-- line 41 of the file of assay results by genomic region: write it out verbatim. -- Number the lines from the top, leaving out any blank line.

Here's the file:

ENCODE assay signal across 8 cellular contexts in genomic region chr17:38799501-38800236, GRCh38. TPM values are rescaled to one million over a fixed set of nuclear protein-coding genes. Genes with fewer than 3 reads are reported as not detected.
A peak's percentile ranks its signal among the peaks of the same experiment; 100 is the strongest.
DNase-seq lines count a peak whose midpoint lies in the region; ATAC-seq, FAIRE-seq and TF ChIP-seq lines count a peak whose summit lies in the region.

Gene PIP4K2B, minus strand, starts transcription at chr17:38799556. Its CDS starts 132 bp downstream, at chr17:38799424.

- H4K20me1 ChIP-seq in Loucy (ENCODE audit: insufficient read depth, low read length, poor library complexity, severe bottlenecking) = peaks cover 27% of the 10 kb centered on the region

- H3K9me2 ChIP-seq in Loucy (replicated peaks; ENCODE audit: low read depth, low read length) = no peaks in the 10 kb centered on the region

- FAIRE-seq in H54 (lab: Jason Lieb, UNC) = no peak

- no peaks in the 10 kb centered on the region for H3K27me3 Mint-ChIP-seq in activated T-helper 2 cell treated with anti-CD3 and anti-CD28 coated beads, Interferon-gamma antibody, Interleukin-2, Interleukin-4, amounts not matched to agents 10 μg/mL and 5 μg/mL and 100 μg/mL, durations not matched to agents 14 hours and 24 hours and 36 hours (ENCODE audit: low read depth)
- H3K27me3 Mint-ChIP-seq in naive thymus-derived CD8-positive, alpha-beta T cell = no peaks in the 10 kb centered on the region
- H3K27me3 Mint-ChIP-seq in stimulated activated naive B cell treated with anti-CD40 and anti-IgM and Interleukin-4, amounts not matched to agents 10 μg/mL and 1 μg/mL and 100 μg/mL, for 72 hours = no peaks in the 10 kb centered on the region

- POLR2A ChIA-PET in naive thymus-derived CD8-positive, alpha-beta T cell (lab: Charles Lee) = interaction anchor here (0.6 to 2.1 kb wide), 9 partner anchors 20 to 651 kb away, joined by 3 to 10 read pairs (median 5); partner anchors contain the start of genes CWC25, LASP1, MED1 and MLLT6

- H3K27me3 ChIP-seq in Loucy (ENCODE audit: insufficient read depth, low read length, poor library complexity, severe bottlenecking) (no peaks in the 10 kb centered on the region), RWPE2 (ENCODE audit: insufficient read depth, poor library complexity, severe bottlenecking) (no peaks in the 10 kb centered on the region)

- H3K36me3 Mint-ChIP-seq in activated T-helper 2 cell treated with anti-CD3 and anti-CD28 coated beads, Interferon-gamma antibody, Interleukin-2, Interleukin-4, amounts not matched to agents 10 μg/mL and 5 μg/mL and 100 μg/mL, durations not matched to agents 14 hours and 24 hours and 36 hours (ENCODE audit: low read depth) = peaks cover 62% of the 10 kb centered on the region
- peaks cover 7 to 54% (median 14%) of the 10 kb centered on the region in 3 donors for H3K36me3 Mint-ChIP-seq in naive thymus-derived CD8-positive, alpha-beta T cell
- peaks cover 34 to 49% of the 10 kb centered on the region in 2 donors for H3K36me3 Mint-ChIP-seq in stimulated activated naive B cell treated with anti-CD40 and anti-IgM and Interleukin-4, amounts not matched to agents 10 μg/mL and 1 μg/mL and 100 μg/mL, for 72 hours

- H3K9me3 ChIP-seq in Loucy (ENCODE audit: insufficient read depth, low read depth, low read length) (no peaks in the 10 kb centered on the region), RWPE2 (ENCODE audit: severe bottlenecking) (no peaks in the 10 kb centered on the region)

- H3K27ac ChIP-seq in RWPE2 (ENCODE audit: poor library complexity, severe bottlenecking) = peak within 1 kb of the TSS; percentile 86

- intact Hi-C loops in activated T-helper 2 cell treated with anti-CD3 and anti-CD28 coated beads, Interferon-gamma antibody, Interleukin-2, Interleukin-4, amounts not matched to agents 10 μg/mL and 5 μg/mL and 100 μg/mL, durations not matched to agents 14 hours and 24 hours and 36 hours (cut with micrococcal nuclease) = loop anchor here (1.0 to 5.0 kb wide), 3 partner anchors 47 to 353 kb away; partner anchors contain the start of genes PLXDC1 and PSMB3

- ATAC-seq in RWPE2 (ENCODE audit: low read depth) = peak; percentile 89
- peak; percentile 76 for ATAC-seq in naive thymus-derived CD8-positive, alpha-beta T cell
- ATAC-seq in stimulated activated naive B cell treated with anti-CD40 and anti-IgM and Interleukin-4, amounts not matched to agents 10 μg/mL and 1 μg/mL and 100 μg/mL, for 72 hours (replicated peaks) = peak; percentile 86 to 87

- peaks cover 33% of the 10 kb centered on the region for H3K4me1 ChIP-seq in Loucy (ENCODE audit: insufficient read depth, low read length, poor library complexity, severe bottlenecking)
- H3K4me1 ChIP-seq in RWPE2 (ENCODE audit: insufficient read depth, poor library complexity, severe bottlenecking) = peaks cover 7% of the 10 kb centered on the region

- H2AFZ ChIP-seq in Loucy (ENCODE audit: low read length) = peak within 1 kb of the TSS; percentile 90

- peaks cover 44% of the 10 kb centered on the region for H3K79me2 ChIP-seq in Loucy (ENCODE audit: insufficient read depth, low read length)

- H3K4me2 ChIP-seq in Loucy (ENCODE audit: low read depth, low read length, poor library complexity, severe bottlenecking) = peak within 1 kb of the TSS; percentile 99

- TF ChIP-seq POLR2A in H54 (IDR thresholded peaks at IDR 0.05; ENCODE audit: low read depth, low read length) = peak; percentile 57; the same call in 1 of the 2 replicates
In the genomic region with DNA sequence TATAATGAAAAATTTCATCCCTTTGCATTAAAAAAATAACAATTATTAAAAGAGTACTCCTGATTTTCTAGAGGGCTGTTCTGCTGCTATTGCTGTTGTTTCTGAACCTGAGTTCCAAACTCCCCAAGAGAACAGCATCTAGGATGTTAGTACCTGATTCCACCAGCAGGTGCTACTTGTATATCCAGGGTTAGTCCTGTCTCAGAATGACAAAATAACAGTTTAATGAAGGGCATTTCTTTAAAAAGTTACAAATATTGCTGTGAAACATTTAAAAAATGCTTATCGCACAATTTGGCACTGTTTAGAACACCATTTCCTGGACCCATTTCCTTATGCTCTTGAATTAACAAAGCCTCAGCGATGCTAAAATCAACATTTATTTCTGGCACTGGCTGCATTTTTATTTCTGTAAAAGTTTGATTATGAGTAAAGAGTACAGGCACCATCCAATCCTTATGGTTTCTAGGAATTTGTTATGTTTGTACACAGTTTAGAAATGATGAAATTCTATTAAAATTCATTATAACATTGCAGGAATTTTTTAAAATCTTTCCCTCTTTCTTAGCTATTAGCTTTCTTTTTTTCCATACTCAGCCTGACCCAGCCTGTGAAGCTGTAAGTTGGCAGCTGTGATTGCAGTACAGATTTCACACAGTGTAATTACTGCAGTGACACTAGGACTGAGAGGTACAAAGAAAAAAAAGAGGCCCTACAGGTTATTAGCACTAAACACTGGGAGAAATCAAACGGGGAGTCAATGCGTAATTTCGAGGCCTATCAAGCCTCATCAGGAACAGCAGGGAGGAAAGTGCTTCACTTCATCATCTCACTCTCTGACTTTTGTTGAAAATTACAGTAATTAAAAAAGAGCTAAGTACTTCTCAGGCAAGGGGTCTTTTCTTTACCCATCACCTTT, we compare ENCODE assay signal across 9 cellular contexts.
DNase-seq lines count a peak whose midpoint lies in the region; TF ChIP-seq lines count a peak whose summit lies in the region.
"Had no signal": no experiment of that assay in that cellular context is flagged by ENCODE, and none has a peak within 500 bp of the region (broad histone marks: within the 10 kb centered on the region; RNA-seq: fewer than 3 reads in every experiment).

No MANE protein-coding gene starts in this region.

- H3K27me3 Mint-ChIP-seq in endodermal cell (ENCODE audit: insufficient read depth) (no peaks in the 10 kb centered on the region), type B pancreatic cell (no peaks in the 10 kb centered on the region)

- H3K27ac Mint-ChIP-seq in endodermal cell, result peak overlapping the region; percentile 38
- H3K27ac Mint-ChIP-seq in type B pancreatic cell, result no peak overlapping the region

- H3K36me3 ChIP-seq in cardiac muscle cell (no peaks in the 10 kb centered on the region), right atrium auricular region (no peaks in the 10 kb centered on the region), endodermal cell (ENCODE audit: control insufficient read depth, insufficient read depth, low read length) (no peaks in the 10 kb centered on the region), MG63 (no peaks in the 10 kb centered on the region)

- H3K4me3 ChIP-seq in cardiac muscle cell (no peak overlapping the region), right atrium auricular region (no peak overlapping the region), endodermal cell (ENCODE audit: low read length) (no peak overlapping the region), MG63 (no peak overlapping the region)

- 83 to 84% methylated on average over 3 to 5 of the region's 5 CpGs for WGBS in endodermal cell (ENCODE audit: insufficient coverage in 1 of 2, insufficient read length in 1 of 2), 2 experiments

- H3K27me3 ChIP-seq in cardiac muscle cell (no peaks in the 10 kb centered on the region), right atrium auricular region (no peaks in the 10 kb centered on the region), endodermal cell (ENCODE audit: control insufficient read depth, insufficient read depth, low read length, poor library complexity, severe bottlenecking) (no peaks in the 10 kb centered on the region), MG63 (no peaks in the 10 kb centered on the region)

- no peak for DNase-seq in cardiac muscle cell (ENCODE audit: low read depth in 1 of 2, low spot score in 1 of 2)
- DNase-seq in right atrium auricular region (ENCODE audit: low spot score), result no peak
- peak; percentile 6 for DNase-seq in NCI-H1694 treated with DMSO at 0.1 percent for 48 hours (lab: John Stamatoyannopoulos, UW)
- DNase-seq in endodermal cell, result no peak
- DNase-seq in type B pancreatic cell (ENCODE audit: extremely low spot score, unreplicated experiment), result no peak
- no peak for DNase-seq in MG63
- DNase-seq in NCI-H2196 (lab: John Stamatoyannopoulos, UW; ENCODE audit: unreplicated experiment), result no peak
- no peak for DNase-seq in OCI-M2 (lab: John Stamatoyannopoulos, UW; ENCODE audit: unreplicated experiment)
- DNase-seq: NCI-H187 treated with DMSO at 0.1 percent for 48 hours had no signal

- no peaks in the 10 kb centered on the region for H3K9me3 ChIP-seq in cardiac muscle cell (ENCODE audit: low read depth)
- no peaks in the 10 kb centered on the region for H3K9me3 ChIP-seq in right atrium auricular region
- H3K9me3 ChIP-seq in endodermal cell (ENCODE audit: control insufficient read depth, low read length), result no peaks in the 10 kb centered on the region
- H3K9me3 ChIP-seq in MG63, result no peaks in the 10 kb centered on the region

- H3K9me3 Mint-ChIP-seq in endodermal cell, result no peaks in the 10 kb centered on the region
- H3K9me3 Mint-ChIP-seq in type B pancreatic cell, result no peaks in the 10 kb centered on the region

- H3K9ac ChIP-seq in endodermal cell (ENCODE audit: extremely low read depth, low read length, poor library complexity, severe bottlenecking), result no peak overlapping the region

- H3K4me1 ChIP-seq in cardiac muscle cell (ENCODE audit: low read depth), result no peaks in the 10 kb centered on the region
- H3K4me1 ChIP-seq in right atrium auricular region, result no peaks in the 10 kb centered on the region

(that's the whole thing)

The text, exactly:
- peak; percentile 6 for DNase-seq in NCI-H1694 treated with DMSO at 0.1 percent for 48 hours (lab: John Stamatoyannopoulos, UW)